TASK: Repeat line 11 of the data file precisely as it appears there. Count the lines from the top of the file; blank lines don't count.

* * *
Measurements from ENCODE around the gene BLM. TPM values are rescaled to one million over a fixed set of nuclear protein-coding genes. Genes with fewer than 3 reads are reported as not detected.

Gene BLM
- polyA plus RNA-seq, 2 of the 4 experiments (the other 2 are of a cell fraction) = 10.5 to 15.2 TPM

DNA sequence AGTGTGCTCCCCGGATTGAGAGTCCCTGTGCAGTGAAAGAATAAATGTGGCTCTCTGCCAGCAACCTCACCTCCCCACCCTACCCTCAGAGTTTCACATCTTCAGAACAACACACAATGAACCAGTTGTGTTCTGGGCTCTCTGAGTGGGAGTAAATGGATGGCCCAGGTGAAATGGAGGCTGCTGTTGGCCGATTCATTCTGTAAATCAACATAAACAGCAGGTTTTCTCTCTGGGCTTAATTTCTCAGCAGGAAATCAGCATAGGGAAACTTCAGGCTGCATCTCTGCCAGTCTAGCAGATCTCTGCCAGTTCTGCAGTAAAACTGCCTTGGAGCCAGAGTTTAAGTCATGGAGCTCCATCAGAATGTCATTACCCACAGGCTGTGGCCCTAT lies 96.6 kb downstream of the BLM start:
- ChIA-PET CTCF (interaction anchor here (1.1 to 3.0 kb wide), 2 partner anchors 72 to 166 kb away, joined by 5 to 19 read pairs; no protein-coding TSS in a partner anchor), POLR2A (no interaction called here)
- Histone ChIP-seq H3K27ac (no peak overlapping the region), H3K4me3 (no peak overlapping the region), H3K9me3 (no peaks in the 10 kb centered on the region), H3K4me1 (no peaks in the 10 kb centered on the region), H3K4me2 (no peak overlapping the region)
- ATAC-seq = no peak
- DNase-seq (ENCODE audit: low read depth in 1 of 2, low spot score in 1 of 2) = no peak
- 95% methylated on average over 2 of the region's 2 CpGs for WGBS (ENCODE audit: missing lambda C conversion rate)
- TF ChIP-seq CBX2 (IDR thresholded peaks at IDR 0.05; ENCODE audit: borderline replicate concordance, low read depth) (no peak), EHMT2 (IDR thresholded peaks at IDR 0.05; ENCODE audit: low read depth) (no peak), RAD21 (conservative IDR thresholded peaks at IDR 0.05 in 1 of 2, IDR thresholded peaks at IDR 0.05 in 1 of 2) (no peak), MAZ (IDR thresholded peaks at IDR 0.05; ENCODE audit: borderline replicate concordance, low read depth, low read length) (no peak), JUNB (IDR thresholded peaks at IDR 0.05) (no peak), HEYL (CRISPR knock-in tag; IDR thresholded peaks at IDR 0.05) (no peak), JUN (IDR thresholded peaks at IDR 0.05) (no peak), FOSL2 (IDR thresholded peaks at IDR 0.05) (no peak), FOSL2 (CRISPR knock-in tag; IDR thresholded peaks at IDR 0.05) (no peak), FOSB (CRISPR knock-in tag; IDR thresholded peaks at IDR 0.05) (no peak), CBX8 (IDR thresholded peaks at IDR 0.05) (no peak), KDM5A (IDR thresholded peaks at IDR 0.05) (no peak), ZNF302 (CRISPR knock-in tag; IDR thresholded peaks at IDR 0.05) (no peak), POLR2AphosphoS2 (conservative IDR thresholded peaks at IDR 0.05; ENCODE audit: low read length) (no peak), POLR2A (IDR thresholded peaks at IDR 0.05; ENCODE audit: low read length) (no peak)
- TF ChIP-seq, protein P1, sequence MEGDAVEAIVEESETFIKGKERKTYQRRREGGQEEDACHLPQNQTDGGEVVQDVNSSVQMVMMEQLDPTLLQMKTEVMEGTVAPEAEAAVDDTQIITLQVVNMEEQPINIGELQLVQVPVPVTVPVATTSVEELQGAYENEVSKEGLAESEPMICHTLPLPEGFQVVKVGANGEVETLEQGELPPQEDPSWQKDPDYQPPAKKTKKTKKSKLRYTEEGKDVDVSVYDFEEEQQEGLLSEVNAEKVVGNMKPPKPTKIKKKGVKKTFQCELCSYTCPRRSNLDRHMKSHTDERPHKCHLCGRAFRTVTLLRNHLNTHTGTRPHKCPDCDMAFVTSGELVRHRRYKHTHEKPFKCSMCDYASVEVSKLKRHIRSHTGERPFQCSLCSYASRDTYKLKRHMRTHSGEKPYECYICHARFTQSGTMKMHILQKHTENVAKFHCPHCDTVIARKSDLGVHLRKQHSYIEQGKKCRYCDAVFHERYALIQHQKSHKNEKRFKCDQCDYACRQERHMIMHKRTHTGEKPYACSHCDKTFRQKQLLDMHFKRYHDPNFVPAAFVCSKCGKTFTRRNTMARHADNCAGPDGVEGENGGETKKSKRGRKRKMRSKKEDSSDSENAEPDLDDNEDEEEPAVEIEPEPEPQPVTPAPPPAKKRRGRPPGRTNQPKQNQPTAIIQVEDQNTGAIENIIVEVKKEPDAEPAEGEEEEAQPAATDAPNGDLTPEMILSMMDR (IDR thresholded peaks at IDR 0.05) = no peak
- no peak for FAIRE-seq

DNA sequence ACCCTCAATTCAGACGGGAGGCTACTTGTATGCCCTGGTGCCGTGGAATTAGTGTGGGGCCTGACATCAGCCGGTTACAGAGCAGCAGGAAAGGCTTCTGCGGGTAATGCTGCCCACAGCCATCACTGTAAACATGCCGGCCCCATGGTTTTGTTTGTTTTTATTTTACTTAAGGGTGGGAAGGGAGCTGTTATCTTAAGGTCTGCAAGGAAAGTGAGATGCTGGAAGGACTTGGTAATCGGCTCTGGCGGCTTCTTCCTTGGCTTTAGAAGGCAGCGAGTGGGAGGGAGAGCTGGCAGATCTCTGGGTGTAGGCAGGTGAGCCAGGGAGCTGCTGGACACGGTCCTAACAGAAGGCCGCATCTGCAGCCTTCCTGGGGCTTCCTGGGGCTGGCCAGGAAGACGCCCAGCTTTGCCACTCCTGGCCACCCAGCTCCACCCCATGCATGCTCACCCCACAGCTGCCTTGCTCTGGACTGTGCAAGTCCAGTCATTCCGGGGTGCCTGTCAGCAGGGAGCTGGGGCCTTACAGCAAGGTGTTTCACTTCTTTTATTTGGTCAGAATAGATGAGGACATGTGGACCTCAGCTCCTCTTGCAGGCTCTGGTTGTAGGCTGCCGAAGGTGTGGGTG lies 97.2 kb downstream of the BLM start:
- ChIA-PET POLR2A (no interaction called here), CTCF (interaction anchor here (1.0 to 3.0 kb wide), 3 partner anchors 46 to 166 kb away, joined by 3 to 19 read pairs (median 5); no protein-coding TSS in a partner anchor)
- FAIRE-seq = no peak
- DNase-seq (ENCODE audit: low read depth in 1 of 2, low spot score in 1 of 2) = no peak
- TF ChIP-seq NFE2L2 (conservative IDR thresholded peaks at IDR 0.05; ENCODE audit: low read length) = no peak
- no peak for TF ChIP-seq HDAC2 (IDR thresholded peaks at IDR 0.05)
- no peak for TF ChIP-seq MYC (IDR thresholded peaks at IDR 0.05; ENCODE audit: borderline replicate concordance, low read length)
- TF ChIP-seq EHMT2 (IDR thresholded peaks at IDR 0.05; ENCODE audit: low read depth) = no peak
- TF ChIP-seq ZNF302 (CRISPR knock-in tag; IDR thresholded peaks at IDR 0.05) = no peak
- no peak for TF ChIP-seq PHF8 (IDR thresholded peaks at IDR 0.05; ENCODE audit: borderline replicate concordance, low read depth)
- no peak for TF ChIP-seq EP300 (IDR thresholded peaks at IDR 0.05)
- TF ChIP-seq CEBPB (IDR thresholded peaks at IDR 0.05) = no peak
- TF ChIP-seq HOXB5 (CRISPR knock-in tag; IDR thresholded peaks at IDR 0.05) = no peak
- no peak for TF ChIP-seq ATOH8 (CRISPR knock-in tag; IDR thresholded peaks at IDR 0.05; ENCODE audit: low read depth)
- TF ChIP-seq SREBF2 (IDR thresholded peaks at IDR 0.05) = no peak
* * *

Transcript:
- TF ChIP-seq, protein P1, sequence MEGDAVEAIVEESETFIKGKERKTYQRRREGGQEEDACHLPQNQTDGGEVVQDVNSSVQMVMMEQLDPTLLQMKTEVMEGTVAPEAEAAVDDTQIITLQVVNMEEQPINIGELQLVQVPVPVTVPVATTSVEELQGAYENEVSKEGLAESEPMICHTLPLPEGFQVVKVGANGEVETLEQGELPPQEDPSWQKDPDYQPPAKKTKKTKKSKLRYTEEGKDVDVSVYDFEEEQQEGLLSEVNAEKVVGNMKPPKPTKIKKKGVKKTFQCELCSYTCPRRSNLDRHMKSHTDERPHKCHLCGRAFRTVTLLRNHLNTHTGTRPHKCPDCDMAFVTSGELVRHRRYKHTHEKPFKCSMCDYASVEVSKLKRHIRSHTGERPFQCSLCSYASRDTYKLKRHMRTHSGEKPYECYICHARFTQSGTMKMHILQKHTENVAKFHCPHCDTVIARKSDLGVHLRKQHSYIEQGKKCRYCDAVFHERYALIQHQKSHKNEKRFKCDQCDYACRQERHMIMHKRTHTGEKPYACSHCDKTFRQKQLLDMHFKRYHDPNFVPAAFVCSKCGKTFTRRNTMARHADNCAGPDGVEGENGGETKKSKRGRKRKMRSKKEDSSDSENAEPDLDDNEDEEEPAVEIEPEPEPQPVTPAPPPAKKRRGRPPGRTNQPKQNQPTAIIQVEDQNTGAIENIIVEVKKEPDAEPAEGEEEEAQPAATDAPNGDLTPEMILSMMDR (IDR thresholded peaks at IDR 0.05) = no peak